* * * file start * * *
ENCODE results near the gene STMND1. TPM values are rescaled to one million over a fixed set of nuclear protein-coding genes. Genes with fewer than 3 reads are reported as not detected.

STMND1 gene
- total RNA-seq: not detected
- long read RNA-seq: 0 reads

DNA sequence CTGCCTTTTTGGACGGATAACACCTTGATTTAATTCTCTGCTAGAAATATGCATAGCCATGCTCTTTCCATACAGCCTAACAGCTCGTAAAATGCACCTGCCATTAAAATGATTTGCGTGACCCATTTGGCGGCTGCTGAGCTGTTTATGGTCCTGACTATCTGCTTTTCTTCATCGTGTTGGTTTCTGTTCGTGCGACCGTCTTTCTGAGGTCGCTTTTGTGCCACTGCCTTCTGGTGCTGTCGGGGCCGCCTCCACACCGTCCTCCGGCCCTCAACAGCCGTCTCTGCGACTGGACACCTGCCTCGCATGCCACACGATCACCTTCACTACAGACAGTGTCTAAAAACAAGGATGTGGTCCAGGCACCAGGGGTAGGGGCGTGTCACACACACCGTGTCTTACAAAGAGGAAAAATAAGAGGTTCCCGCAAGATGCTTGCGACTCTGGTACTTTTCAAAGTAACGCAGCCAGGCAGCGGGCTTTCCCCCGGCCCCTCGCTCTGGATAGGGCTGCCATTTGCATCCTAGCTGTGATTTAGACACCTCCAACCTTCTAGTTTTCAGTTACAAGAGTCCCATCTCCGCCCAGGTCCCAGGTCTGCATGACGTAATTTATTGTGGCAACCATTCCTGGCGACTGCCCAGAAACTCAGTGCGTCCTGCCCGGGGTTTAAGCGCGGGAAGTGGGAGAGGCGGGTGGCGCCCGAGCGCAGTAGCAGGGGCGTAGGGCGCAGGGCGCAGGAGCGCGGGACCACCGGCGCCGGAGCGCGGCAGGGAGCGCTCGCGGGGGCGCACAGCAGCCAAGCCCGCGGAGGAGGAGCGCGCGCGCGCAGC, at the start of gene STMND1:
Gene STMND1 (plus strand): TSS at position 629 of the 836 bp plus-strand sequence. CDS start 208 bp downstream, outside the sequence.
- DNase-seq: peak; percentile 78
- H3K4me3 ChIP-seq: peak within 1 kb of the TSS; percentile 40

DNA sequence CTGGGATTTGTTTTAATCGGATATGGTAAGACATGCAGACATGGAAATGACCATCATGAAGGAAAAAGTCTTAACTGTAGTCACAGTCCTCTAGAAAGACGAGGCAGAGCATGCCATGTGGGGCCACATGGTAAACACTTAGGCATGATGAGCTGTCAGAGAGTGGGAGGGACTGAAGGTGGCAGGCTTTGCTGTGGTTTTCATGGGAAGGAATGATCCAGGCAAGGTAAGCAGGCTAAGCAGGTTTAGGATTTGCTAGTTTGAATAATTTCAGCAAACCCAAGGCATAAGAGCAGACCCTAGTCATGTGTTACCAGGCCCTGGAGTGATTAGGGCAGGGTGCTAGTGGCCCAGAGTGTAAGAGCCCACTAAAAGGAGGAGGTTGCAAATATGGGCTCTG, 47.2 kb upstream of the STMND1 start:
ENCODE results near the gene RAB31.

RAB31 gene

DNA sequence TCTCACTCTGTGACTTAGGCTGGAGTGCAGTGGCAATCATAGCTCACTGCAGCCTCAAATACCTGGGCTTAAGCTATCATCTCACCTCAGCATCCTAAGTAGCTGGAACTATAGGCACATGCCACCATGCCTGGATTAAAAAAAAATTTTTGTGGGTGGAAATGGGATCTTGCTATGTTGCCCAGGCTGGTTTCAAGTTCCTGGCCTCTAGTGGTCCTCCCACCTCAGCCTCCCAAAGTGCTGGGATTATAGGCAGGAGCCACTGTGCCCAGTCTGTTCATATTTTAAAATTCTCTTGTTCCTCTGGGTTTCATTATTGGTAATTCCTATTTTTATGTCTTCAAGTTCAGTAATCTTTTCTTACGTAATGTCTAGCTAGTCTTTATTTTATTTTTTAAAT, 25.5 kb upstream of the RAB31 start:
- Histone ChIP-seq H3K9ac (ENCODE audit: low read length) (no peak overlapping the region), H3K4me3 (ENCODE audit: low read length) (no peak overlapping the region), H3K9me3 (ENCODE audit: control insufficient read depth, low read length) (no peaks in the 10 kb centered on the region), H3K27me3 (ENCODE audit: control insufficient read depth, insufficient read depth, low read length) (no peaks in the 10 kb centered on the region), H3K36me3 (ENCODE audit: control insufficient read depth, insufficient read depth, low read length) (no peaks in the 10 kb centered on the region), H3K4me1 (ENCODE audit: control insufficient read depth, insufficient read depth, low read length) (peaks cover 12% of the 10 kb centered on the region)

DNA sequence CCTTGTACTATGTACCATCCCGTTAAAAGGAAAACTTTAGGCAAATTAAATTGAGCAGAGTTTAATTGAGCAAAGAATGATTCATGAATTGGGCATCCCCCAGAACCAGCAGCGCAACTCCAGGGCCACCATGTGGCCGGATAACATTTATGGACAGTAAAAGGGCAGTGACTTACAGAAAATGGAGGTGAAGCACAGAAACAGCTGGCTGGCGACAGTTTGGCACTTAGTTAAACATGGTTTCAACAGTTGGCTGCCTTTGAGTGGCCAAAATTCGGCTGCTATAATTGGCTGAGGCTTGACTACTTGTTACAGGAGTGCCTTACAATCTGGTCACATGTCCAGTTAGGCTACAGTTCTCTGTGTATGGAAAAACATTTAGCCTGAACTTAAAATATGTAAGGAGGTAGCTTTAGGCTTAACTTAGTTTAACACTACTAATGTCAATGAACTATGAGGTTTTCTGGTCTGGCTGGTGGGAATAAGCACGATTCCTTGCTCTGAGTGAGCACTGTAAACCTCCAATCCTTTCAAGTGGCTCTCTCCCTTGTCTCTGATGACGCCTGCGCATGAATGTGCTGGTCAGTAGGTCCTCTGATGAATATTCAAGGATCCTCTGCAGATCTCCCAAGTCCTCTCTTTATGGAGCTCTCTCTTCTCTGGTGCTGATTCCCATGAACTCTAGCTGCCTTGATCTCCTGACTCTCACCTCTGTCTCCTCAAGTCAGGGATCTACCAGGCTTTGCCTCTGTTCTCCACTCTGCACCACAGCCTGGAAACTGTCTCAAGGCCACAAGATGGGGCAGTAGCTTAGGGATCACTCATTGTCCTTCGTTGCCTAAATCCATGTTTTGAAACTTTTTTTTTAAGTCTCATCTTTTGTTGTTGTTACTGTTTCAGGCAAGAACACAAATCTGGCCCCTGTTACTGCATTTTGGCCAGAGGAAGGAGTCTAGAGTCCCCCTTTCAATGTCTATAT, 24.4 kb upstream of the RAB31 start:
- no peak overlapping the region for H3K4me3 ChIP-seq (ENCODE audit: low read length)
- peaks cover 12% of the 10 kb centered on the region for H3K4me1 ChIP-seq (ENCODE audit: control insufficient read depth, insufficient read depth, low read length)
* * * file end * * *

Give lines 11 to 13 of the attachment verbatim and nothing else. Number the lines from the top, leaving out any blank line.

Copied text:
RAB31 gene

DNA sequence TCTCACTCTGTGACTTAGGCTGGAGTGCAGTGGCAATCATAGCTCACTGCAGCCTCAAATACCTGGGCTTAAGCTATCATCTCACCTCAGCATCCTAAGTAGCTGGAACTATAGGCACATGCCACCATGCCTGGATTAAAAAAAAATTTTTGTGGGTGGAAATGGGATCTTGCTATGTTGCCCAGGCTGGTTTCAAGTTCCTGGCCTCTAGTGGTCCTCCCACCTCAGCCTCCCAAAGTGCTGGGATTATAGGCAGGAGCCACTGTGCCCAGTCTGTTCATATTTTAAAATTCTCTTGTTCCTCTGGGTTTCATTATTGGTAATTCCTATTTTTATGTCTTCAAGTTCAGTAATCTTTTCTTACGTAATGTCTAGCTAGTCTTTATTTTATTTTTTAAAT, 25.5 kb upstream of the RAB31 start:
- Histone ChIP-seq H3K9ac (ENCODE audit: low read length) (no peak overlapping the region), H3K4me3 (ENCODE audit: low read length) (no peak overlapping the region), H3K9me3 (ENCODE audit: control insufficient read depth, low read length) (no peaks in the 10 kb centered on the region), H3K27me3 (ENCODE audit: control insufficient read depth, insufficient read depth, low read length) (no peaks in the 10 kb centered on the region), H3K36me3 (ENCODE audit: control insufficient read depth, insufficient read depth, low read length) (no peaks in the 10 kb centered on the region), H3K4me1 (ENCODE audit: control insufficient read depth, insufficient read depth, low read length) (peaks cover 12% of the 10 kb centered on the region)